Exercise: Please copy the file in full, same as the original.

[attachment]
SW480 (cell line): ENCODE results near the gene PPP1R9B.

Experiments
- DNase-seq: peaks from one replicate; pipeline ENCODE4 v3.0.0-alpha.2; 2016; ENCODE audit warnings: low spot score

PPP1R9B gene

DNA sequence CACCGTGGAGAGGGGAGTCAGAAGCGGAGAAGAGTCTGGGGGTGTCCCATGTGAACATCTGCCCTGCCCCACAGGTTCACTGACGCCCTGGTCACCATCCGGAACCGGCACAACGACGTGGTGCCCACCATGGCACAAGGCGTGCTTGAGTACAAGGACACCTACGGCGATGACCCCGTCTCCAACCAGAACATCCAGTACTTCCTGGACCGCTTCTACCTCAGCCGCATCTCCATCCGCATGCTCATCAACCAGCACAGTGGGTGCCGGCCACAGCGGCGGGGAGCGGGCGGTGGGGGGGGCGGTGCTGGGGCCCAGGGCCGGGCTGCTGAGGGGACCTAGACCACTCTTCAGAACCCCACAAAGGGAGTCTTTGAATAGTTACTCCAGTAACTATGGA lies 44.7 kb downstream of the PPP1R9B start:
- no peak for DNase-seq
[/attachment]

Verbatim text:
SW480 (cell line): ENCODE results near the gene PPP1R9B.

Experiments
- DNase-seq: peaks from one replicate; pipeline ENCODE4 v3.0.0-alpha.2; 2016; ENCODE audit warnings: low spot score

PPP1R9B gene

DNA sequence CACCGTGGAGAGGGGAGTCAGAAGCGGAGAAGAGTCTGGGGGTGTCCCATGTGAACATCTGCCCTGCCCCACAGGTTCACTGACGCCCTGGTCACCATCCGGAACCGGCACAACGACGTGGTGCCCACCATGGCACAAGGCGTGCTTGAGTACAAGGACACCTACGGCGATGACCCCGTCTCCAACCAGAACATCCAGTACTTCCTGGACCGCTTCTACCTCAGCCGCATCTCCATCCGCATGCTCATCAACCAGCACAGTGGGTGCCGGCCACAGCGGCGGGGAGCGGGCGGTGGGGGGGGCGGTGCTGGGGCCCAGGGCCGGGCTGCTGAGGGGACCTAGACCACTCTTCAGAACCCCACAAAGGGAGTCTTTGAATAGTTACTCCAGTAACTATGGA lies 44.7 kb downstream of the PPP1R9B start:
- no peak for DNase-seq